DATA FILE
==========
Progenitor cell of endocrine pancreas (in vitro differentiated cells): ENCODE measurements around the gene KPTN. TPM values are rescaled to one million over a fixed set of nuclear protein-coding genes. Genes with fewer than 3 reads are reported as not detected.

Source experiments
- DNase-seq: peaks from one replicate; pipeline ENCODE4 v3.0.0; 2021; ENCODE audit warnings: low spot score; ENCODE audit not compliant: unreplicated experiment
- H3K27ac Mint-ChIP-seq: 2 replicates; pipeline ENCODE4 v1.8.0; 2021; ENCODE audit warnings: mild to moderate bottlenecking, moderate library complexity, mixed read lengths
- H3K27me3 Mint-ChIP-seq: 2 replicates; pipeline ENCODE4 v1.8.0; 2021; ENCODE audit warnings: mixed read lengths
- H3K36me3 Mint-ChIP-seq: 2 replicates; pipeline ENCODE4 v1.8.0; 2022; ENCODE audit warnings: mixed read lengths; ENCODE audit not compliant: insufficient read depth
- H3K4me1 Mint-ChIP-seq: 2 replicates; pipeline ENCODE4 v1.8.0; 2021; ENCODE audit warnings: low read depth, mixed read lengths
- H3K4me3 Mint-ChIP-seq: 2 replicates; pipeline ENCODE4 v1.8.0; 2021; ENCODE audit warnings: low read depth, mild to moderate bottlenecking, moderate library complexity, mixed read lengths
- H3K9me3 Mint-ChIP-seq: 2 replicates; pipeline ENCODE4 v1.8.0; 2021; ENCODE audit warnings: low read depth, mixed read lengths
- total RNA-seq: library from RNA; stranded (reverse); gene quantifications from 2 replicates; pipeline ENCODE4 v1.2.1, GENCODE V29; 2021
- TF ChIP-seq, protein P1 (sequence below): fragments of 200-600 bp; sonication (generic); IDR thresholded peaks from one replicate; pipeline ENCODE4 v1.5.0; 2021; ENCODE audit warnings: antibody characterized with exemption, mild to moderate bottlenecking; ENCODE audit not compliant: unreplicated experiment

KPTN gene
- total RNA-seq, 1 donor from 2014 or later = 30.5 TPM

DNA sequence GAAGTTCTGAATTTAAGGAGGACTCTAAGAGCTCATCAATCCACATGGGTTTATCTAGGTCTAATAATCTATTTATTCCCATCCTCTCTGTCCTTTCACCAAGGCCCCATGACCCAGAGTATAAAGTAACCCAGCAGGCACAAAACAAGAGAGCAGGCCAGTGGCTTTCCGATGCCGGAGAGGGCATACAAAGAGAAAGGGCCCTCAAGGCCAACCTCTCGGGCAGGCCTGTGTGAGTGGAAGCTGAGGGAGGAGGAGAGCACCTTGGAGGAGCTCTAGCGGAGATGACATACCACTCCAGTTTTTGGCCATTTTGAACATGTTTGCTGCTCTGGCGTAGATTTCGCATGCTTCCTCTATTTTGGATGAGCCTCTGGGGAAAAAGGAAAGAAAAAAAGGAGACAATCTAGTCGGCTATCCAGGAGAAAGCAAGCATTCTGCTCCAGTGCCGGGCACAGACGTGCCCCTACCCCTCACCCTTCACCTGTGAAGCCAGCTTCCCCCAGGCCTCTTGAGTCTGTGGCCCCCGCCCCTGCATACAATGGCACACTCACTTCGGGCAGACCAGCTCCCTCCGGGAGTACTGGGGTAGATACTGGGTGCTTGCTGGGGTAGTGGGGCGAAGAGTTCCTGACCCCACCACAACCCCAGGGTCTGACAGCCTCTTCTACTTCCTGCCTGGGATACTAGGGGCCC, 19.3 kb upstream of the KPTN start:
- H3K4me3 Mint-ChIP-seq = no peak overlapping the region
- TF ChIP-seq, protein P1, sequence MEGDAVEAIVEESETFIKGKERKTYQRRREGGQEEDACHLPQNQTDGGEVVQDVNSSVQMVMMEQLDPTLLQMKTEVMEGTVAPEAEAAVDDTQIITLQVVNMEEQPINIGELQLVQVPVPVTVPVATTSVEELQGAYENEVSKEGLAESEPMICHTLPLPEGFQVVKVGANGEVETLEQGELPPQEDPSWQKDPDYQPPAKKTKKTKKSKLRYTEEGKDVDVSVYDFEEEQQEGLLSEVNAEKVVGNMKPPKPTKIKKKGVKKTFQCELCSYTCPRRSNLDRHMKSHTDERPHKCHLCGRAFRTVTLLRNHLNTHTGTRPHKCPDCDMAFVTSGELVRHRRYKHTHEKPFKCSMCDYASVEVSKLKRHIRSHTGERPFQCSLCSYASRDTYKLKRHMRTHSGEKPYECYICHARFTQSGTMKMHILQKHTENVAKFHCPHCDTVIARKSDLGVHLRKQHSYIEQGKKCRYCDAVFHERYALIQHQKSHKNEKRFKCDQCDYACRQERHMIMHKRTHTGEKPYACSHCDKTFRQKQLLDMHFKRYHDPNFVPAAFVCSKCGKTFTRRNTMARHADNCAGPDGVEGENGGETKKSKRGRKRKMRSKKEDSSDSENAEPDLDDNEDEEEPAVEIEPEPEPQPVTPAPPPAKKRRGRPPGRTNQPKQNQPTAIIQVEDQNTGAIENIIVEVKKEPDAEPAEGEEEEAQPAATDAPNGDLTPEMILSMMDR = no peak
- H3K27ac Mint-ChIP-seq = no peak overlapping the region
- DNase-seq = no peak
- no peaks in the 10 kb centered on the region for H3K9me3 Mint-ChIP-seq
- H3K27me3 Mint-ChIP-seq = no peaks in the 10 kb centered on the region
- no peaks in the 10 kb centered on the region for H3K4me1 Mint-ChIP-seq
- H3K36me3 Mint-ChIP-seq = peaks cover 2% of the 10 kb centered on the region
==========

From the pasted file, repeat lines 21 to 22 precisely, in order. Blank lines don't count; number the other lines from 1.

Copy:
- no peaks in the 10 kb centered on the region for H3K4me1 Mint-ChIP-seq
- H3K36me3 Mint-ChIP-seq = peaks cover 2% of the 10 kb centered on the region